This handbill gives some indication of the hard work involved with eleven shows in the week and at the same time Joe would have rehearsing for his next show. He made several more appearances on TV, a number of times with Morecombe and Wise, Joseph Lock and a very youthful Petula Clarke.


Jeanette Landis 1963 “Doctor In Distress”

Jeanette Landis was the Principal Boy-Born in 1928 , She appeared later in television, most notably “Doctor In Distress” (1963) “The Rag Trade” and “Dr Jeckell” 1968. That year she appeared in the film “Star”, which had Julie Andrews as Gertrude Lawrence. Jeanette Landis was a comic Daffoldil Dancer appearing in the number “In My Garden Of Joy”.

The Emperor in this”Dick Whittington” was played by Frank Seton. I had the great joy of working with Frank twice in Pantomime, some twenty five years after this show.

The year before this Pantomime, Frank had been Arthur Lucan’s understudy . In fact he had never been on stage for “Old Mother Riley” until that night on the 17th May 1954, at the Tivoli Hull when Arthur died in the wings, and Frank was ushered onstage in his place in “Old Mother Riley In Paris”.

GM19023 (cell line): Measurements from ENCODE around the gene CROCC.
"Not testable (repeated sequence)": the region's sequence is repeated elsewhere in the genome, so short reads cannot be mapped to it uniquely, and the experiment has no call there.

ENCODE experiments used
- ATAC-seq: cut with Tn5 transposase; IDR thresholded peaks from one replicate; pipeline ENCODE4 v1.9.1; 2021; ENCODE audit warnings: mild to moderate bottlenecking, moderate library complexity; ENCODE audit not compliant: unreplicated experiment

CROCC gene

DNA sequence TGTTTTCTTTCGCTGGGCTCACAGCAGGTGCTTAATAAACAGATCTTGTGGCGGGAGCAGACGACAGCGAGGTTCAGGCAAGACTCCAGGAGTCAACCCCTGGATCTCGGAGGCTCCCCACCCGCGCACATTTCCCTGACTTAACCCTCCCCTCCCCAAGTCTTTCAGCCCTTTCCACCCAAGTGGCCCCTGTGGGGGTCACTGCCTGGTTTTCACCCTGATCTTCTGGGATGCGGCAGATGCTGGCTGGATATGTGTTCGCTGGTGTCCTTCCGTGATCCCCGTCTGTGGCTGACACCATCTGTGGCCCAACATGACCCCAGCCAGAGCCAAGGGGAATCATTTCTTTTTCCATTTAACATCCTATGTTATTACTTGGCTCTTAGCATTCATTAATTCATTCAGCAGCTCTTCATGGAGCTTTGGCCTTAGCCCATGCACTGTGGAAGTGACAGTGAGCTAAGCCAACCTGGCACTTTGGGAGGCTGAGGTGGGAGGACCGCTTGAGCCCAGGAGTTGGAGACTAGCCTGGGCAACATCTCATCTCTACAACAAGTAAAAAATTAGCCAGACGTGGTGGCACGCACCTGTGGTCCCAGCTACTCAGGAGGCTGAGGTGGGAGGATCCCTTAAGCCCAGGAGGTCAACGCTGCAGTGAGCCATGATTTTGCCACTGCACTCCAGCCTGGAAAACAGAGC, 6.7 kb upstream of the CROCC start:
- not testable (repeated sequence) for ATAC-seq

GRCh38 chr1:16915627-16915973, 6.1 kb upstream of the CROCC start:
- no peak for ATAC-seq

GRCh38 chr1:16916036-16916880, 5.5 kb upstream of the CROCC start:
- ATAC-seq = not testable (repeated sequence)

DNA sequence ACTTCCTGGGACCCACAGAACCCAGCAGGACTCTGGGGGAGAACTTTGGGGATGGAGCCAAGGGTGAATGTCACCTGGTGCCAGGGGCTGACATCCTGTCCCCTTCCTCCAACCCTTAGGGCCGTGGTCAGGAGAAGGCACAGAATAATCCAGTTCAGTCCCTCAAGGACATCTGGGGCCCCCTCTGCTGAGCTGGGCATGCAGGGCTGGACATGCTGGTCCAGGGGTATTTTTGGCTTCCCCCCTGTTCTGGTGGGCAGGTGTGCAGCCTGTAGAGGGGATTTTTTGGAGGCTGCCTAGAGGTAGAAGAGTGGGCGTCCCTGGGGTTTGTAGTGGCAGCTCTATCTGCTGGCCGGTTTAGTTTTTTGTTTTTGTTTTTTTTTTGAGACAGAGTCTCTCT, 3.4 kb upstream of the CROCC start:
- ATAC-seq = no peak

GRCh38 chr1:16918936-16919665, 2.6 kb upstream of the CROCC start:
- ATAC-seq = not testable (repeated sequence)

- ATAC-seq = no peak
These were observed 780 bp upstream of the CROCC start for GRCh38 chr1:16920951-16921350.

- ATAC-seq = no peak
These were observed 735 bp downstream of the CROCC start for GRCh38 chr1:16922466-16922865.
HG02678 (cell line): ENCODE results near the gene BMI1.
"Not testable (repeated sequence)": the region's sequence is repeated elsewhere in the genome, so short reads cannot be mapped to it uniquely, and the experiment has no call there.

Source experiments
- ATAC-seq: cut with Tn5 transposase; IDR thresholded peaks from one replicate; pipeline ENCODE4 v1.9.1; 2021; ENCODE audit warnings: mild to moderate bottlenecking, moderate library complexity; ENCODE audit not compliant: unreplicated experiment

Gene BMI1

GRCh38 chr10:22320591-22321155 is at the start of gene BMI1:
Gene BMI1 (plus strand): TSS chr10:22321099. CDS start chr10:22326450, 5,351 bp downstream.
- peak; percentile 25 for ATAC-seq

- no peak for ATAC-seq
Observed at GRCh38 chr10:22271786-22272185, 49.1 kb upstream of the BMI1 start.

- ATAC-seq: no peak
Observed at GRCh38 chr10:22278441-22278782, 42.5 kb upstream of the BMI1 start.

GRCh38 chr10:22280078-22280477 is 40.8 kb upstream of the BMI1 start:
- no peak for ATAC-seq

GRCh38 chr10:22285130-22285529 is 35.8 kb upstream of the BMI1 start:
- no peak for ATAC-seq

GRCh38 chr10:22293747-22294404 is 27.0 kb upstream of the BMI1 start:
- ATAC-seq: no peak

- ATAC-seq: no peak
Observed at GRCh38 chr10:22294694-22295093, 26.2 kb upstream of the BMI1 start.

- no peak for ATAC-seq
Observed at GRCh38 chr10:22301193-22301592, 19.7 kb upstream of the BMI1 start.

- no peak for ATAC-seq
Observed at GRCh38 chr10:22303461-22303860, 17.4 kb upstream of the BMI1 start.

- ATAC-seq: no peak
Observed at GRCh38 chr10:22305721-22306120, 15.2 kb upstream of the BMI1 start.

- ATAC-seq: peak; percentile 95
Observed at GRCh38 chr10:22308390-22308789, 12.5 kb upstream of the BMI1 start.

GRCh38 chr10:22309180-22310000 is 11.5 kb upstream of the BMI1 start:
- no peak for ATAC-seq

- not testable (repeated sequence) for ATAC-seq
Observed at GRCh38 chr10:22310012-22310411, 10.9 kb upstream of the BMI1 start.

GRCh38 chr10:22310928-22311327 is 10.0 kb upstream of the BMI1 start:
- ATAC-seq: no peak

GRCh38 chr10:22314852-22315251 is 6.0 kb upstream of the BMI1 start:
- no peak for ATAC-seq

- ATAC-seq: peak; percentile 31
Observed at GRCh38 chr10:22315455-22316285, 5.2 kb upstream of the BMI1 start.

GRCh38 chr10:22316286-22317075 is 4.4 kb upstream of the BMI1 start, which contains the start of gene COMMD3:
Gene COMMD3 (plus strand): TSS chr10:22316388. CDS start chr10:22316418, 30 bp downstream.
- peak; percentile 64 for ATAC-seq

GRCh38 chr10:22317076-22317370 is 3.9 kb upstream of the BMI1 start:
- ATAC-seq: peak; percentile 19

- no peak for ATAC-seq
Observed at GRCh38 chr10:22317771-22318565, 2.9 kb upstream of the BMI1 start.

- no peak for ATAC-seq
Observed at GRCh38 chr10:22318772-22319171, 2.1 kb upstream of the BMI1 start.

The full story of Frank’s appearance as Old Mother Riley can be found in Dr Robert V Kenny’s book “The Man Who Was Old Mother Riley”published by BearManorMedia (ISBN: 978-1-59393-771-3). Some of the anecdotes Frank told me, as well as those related to me by the chief Electrician of the Tivoli in 1954- Roland Watson, can be found in this excellent book.


The first Panto I did with Frank was a “Puss In Boots” at the (then) Civic St.Albans.1980. It was, I think Hilary O’Neil’s first panto as Principal Boy. I later worked with Frank in “Dick Whittington”, a lovely gentle and very funny man. The press cutting above from 1980 shows Frank dressed as King,  third from left (front row), I’m sitting in the rickshaw with Hilary O’Neil .


The Dave Lee who played “Daphne The Cook” in the Morecambe pantomime is of course not the same Dave Lee, sadly no longer with us, who played Dame to great acclaim at Chichester in recent times. This Dave Lee had a number in the Pantomime entitled “On Windmill Hill”.


2 thoughts on “A nod to the past! Recent purchases for the archive!

  1. Elizabeth May 3, 2018 at 2:22 am Reply

    Wish I had saved the programme’s from Jack Gillam’s “Cinderella” of December 1950 to Feb 1951. Tony (Silly Thing ) Scott played Buttons. I was a 17 year old chorus girl in the Panto. Heard he died a few years back.

  2. Jill Stanford September 13, 2021 at 6:42 am Reply

    Thanks for posting this. Jill Stanford here! Jack was my Dad, I was born when he was 50! Derek Salberg was my uncle as my mother’s twin sister married him and Keith was Derek’s nephew from his brother Stanley, so we were cousins-in-law. I have a Facebook group that anyone can access, Jack Stanford, The Dancing Fool where I have posted about his whole career. You say we worked together, I can’t see your name, please tell me.